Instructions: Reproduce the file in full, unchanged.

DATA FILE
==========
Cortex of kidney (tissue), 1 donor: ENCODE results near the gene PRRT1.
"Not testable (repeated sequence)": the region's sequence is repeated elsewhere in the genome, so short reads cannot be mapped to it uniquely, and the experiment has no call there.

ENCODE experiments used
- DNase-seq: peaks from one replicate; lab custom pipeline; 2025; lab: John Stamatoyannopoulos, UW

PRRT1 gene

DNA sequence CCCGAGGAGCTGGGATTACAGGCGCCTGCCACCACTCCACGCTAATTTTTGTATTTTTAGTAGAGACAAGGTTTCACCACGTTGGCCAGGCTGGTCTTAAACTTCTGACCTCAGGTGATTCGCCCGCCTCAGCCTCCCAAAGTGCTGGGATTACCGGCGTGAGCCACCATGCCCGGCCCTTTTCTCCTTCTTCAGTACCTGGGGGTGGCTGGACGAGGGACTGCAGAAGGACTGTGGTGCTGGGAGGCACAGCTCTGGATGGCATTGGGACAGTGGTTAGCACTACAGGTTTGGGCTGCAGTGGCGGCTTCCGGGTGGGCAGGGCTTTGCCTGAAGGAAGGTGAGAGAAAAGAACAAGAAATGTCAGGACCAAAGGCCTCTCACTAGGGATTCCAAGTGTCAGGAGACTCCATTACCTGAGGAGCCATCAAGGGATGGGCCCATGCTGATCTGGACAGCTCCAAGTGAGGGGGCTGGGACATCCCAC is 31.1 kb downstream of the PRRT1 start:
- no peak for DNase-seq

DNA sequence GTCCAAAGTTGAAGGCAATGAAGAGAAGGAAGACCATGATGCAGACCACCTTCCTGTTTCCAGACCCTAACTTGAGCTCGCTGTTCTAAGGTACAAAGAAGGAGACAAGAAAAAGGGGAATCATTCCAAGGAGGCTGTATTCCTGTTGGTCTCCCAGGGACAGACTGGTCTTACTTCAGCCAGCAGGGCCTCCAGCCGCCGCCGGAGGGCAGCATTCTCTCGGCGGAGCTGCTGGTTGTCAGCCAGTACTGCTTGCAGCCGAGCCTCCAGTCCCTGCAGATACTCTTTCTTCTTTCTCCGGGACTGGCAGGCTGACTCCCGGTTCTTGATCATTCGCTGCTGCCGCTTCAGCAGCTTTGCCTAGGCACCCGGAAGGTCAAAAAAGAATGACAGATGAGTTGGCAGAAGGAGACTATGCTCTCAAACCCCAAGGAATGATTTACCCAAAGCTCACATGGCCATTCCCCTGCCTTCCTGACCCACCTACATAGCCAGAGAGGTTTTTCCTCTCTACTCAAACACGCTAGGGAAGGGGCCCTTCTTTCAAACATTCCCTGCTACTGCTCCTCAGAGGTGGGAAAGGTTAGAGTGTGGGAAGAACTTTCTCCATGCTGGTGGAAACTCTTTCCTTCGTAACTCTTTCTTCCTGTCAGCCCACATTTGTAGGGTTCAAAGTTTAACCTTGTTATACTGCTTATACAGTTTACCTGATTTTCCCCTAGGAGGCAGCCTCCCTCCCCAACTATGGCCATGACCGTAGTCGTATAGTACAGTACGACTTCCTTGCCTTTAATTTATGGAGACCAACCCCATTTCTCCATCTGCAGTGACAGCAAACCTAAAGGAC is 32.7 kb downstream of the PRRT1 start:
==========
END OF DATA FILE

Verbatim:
Cortex of kidney (tissue), 1 donor: ENCODE results near the gene PRRT1.
"Not testable (repeated sequence)": the region's sequence is repeated elsewhere in the genome, so short reads cannot be mapped to it uniquely, and the experiment has no call there.

ENCODE experiments used
- DNase-seq: peaks from one replicate; lab custom pipeline; 2025; lab: John Stamatoyannopoulos, UW

PRRT1 gene

DNA sequence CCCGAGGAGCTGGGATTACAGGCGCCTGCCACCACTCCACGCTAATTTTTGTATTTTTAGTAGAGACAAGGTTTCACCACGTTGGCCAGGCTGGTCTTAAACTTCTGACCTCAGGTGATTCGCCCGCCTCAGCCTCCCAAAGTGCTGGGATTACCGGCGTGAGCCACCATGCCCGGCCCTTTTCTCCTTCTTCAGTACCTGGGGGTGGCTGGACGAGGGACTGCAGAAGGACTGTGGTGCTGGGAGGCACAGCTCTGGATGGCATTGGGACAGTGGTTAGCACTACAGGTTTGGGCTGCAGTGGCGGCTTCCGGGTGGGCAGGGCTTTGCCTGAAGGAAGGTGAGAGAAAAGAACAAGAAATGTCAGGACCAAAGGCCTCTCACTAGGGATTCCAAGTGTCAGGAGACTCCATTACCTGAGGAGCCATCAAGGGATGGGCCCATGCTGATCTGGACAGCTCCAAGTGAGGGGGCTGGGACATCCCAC is 31.1 kb downstream of the PRRT1 start:
- no peak for DNase-seq

DNA sequence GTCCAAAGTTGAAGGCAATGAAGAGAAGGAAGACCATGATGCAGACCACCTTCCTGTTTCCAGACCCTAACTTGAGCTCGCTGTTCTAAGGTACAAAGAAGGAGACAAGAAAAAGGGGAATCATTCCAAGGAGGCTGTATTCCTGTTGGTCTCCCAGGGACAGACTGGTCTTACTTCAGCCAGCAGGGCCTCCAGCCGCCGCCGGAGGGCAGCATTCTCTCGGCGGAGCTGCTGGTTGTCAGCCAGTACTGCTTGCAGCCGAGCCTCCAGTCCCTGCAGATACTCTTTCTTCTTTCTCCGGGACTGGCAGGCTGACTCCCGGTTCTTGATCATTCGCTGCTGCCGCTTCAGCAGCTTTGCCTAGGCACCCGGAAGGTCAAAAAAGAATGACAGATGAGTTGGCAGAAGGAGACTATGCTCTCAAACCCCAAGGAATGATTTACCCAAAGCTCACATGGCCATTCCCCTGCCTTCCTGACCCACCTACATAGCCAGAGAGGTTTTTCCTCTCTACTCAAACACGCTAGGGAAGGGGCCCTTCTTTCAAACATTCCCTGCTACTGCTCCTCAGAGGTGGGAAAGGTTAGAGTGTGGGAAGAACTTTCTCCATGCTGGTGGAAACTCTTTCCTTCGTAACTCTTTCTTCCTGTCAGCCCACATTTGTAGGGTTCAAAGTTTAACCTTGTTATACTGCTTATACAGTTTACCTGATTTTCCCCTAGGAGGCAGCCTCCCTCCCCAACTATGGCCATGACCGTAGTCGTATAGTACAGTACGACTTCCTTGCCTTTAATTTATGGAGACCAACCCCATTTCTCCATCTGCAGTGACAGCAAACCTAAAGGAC is 32.7 kb downstream of the PRRT1 start: